Summer Safety: Testing Surface Temperatures

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SAVANNAH, Ga. (WSAV) — We all know how hot the ground feels under our bare feet after we exit a pool and how much better it feels in the grass. But why does it feel better in grass that has also been in the sun the entire day? It is sort of like how t-shirts heat up in the sun. In this episode of Exploring the Atmosphere with Alysa, I’ll explain why surface materials heating up in the sun breaks down to two things.

3 Main Ground Materials

These are the 3 main ground materials we see around the area: asphalt, concrete, and grass. I tested their temperatures using my infrared thermometer at 2 pm on July 31st, which was one of the hottest days this summer so far.

I was able to find a section of asphalt, concrete, & grass all next to each other. So let’s test it. Out in the summer sun, asphalt is the hottest at 142 degrees. Concrete comes in second at 119 degrees. You can see how quickly the temperatures of these materials cool down in the shade.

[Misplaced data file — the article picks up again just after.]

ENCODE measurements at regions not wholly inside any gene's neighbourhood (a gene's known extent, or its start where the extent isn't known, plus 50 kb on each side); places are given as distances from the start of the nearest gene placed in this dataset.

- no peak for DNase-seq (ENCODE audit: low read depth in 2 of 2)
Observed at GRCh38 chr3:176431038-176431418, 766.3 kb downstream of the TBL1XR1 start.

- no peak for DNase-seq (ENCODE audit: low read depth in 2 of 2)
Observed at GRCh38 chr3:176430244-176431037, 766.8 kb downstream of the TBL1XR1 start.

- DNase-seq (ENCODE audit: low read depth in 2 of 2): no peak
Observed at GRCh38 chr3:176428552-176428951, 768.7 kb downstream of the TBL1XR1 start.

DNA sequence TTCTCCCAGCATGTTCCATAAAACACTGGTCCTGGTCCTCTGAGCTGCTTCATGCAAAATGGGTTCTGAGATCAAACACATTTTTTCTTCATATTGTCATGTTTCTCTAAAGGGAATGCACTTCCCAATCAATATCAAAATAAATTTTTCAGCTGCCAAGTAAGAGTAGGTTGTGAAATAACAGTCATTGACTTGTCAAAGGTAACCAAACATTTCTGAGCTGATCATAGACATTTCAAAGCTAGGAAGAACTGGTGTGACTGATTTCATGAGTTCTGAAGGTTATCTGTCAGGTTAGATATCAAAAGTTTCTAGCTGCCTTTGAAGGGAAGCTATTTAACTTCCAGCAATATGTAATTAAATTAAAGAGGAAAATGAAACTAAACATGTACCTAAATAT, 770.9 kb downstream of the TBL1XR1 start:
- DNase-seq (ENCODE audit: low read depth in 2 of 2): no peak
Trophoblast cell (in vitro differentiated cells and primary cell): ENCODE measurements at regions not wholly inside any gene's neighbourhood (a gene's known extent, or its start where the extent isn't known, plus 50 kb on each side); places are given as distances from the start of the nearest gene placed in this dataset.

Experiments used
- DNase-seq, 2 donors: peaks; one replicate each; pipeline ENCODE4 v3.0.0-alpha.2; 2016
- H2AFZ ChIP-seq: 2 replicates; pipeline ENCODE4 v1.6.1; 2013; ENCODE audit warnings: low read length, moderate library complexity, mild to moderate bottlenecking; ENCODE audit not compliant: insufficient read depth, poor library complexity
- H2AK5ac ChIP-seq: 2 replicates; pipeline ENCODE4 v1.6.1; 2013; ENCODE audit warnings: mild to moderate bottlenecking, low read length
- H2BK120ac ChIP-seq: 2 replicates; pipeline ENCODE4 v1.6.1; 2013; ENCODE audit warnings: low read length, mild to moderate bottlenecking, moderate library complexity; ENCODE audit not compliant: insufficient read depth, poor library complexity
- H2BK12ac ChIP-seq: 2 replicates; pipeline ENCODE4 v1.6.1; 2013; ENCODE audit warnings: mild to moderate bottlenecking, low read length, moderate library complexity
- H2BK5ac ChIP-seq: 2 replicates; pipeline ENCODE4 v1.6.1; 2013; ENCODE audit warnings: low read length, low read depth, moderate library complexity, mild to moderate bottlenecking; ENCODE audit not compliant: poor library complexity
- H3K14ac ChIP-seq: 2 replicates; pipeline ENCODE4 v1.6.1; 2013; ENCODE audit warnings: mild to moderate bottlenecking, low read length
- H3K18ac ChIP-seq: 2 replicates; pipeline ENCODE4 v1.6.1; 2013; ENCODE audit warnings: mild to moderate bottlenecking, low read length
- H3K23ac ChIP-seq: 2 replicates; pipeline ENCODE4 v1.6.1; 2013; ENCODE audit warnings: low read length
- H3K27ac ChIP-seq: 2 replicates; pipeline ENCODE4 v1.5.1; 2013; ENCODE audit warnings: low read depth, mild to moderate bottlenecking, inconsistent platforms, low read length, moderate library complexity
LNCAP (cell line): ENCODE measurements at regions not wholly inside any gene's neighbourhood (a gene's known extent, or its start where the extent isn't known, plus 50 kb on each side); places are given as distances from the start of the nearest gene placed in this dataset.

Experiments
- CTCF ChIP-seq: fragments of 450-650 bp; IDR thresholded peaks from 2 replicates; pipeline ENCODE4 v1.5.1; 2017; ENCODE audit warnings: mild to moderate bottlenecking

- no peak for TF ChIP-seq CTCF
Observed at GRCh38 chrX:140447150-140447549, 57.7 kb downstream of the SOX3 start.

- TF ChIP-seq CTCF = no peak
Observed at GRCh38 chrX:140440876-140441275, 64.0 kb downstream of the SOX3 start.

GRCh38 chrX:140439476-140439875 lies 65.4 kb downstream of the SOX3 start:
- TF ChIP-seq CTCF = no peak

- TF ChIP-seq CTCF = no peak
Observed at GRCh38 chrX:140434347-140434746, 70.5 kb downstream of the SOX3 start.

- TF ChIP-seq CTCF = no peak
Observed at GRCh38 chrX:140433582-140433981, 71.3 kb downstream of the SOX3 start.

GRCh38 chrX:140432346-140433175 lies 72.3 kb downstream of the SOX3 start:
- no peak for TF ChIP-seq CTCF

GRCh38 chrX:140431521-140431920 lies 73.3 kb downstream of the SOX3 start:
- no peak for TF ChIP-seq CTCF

Asphalt is a darker color. The darker the color, the more energy is absorbed from the sun. This is no surprise that it is the hottest material out of the three. But how will grass compare?

With grass you wouldn’t think it would heat up that much. However even in the sun, it warmed to 100 degrees. While grass also absorbs the sun’s energy, it is absorbed through a different process called photosynthesis. The sunlight is food for grass. As grass absorbs heat from the sun and CO2 in the air, it converts both into a chemical energy it needs to live. Instead of emitting heat into the air, the grass then releases oxygen.

Why do Certain Materials Heat up More Than Others?

It comes down to two things: the material of the surface and how much solar radiation it receives and then emits. Concrete and asphalt have a higher capacity for heat. This allows them to heat to higher temperatures and then release that heat more slowly compared to other materials.  

In the full blown sunshine, the ground receives an abundance of solar radiation. As the ground heats up, it emits some of the heat back into the air and atmosphere. With asphalt having a higher capacity for heat, it is able to emit more than concrete and at a slower speed. This increases the air temperature right above the asphalt for a longer time. This is why it feels extremely hot when you are standing in the middle of an asphalt parking lot.

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